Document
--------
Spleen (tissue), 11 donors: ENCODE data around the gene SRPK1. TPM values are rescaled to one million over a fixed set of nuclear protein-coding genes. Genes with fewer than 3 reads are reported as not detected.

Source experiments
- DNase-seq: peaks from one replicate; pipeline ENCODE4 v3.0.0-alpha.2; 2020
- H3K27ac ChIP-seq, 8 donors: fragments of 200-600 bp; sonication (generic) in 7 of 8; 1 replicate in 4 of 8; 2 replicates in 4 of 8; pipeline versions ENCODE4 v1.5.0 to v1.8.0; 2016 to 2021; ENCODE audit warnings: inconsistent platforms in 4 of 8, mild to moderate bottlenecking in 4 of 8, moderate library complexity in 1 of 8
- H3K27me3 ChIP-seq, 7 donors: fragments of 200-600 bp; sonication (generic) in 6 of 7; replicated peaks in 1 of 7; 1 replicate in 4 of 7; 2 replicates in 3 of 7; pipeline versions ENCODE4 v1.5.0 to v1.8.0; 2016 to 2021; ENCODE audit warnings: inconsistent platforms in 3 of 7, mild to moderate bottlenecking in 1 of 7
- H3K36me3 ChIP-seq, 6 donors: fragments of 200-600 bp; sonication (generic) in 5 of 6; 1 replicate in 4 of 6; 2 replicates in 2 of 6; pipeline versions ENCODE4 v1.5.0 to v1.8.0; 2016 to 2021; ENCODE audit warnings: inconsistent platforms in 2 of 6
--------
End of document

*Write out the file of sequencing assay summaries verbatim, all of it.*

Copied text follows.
Spleen (tissue), 11 donors: ENCODE data around the gene SRPK1. TPM values are rescaled to one million over a fixed set of nuclear protein-coding genes. Genes with fewer than 3 reads are reported as not detected.

Source experiments
- DNase-seq: peaks from one replicate; pipeline ENCODE4 v3.0.0-alpha.2; 2020
- H3K27ac ChIP-seq, 8 donors: fragments of 200-600 bp; sonication (generic) in 7 of 8; 1 replicate in 4 of 8; 2 replicates in 4 of 8; pipeline versions ENCODE4 v1.5.0 to v1.8.0; 2016 to 2021; ENCODE audit warnings: inconsistent platforms in 4 of 8, mild to moderate bottlenecking in 4 of 8, moderate library complexity in 1 of 8
- H3K27me3 ChIP-seq, 7 donors: fragments of 200-600 bp; sonication (generic) in 6 of 7; replicated peaks in 1 of 7; 1 replicate in 4 of 7; 2 replicates in 3 of 7; pipeline versions ENCODE4 v1.5.0 to v1.8.0; 2016 to 2021; ENCODE audit warnings: inconsistent platforms in 3 of 7, mild to moderate bottlenecking in 1 of 7
- H3K36me3 ChIP-seq, 6 donors: fragments of 200-600 bp; sonication (generic) in 5 of 6; 1 replicate in 4 of 6; 2 replicates in 2 of 6; pipeline versions ENCODE4 v1.5.0 to v1.8.0; 2016 to 2021; ENCODE audit warnings: inconsistent platforms in 2 of 6